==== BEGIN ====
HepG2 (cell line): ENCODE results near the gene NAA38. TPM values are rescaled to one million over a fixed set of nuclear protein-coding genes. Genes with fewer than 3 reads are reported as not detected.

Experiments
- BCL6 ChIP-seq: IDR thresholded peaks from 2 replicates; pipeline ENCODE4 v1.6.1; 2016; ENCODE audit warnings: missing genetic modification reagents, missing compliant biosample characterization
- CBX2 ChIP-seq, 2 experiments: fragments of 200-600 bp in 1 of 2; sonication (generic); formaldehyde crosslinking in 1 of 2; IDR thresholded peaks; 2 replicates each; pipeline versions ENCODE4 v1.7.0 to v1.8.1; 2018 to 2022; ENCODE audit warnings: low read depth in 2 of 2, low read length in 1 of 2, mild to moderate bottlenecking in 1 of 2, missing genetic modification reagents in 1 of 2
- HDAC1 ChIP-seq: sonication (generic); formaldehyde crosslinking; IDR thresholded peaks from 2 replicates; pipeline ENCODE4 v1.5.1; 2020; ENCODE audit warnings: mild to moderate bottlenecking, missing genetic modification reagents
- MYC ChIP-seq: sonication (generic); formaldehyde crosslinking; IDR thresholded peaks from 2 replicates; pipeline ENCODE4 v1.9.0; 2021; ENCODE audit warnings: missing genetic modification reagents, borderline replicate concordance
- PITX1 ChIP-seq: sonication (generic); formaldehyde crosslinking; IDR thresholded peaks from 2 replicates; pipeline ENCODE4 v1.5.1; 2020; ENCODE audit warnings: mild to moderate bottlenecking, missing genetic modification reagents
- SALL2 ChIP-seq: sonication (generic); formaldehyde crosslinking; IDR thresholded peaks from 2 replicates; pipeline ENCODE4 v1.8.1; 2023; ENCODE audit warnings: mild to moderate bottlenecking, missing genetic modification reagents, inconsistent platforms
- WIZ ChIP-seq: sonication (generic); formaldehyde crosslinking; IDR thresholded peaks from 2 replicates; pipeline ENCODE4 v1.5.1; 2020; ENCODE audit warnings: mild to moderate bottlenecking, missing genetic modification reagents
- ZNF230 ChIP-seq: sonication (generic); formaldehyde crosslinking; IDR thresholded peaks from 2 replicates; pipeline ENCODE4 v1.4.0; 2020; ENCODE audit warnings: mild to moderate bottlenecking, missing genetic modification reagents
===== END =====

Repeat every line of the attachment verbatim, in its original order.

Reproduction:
HepG2 (cell line): ENCODE results near the gene NAA38. TPM values are rescaled to one million over a fixed set of nuclear protein-coding genes. Genes with fewer than 3 reads are reported as not detected.

Experiments
- BCL6 ChIP-seq: IDR thresholded peaks from 2 replicates; pipeline ENCODE4 v1.6.1; 2016; ENCODE audit warnings: missing genetic modification reagents, missing compliant biosample characterization
- CBX2 ChIP-seq, 2 experiments: fragments of 200-600 bp in 1 of 2; sonication (generic); formaldehyde crosslinking in 1 of 2; IDR thresholded peaks; 2 replicates each; pipeline versions ENCODE4 v1.7.0 to v1.8.1; 2018 to 2022; ENCODE audit warnings: low read depth in 2 of 2, low read length in 1 of 2, mild to moderate bottlenecking in 1 of 2, missing genetic modification reagents in 1 of 2
- HDAC1 ChIP-seq: sonication (generic); formaldehyde crosslinking; IDR thresholded peaks from 2 replicates; pipeline ENCODE4 v1.5.1; 2020; ENCODE audit warnings: mild to moderate bottlenecking, missing genetic modification reagents
- MYC ChIP-seq: sonication (generic); formaldehyde crosslinking; IDR thresholded peaks from 2 replicates; pipeline ENCODE4 v1.9.0; 2021; ENCODE audit warnings: missing genetic modification reagents, borderline replicate concordance
- PITX1 ChIP-seq: sonication (generic); formaldehyde crosslinking; IDR thresholded peaks from 2 replicates; pipeline ENCODE4 v1.5.1; 2020; ENCODE audit warnings: mild to moderate bottlenecking, missing genetic modification reagents
- SALL2 ChIP-seq: sonication (generic); formaldehyde crosslinking; IDR thresholded peaks from 2 replicates; pipeline ENCODE4 v1.8.1; 2023; ENCODE audit warnings: mild to moderate bottlenecking, missing genetic modification reagents, inconsistent platforms
- WIZ ChIP-seq: sonication (generic); formaldehyde crosslinking; IDR thresholded peaks from 2 replicates; pipeline ENCODE4 v1.5.1; 2020; ENCODE audit warnings: mild to moderate bottlenecking, missing genetic modification reagents
- ZNF230 ChIP-seq: sonication (generic); formaldehyde crosslinking; IDR thresholded peaks from 2 replicates; pipeline ENCODE4 v1.4.0; 2020; ENCODE audit warnings: mild to moderate bottlenecking, missing genetic modification reagents